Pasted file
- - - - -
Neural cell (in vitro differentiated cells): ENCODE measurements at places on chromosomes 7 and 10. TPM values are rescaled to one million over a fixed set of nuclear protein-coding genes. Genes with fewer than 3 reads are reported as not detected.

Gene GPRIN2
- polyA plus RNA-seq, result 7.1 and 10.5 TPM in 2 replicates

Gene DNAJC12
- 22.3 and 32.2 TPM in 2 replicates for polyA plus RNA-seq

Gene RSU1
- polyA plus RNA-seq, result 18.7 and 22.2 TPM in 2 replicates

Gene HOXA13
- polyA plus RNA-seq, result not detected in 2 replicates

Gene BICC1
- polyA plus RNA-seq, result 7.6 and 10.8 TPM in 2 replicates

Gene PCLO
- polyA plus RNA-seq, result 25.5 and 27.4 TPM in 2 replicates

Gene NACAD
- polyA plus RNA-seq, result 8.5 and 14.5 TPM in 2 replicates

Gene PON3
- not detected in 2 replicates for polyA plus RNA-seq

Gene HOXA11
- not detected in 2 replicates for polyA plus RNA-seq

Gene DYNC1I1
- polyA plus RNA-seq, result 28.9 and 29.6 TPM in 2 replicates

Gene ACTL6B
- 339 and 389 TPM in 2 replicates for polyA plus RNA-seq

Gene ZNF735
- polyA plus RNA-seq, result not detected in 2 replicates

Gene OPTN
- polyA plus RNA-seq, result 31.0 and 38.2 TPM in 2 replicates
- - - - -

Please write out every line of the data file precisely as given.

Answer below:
Neural cell (in vitro differentiated cells): ENCODE measurements at places on chromosomes 7 and 10. TPM values are rescaled to one million over a fixed set of nuclear protein-coding genes. Genes with fewer than 3 reads are reported as not detected.

Gene GPRIN2
- polyA plus RNA-seq, result 7.1 and 10.5 TPM in 2 replicates

Gene DNAJC12
- 22.3 and 32.2 TPM in 2 replicates for polyA plus RNA-seq

Gene RSU1
- polyA plus RNA-seq, result 18.7 and 22.2 TPM in 2 replicates

Gene HOXA13
- polyA plus RNA-seq, result not detected in 2 replicates

Gene BICC1
- polyA plus RNA-seq, result 7.6 and 10.8 TPM in 2 replicates

Gene PCLO
- polyA plus RNA-seq, result 25.5 and 27.4 TPM in 2 replicates

Gene NACAD
- polyA plus RNA-seq, result 8.5 and 14.5 TPM in 2 replicates

Gene PON3
- not detected in 2 replicates for polyA plus RNA-seq

Gene HOXA11
- not detected in 2 replicates for polyA plus RNA-seq

Gene DYNC1I1
- polyA plus RNA-seq, result 28.9 and 29.6 TPM in 2 replicates

Gene ACTL6B
- 339 and 389 TPM in 2 replicates for polyA plus RNA-seq

Gene ZNF735
- polyA plus RNA-seq, result not detected in 2 replicates

Gene OPTN
- polyA plus RNA-seq, result 31.0 and 38.2 TPM in 2 replicates